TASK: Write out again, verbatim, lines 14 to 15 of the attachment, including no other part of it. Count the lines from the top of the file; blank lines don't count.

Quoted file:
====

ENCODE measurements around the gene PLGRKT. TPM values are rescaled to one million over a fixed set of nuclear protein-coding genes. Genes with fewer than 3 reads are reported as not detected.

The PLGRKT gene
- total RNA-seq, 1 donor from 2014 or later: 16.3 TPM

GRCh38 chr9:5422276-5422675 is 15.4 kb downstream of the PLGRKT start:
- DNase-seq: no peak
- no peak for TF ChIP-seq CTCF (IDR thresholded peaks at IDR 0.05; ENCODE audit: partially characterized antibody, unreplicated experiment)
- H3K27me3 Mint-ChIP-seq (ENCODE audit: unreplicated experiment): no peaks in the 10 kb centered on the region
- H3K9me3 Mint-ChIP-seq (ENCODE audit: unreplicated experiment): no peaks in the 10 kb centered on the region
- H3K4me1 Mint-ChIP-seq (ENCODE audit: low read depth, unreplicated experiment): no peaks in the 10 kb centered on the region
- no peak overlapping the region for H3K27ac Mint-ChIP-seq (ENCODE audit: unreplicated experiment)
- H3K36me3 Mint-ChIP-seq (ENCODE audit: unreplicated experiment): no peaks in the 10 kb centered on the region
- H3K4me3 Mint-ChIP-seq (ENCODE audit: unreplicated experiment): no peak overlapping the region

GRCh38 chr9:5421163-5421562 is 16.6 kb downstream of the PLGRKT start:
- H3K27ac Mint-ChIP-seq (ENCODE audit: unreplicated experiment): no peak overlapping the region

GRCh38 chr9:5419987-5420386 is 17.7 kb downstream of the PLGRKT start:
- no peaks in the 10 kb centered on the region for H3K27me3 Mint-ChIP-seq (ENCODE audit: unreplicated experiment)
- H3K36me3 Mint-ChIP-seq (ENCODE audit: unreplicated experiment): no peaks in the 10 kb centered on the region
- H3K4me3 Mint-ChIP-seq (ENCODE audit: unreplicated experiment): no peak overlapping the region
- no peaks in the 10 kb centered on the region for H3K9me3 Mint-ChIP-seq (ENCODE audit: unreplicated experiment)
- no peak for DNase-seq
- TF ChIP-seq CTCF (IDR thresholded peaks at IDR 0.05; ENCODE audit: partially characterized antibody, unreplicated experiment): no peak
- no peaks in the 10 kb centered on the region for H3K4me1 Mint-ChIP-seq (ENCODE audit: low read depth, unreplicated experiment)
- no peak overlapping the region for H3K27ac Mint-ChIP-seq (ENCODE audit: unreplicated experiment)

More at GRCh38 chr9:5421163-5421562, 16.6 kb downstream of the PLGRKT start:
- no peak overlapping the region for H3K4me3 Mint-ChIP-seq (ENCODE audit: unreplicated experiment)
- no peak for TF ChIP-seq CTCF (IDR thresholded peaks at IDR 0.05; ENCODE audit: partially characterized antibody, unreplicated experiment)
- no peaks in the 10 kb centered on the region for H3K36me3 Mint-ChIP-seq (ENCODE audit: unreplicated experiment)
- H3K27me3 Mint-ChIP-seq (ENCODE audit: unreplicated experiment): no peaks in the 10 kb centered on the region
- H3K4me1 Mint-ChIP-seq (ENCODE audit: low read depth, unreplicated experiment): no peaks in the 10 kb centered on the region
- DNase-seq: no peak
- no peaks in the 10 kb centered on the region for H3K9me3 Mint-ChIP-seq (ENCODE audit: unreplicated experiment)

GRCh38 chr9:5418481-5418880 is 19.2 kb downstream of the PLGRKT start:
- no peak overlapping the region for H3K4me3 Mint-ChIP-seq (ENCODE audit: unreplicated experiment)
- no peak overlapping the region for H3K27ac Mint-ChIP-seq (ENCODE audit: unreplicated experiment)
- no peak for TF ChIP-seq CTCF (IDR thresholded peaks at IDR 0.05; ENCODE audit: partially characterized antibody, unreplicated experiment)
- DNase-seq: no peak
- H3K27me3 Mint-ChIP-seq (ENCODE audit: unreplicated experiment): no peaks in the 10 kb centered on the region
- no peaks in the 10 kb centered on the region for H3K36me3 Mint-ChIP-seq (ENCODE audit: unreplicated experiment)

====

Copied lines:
- H3K27ac Mint-ChIP-seq (ENCODE audit: unreplicated experiment): no peak overlapping the region

GRCh38 chr9:5419987-5420386 is 17.7 kb downstream of the PLGRKT start: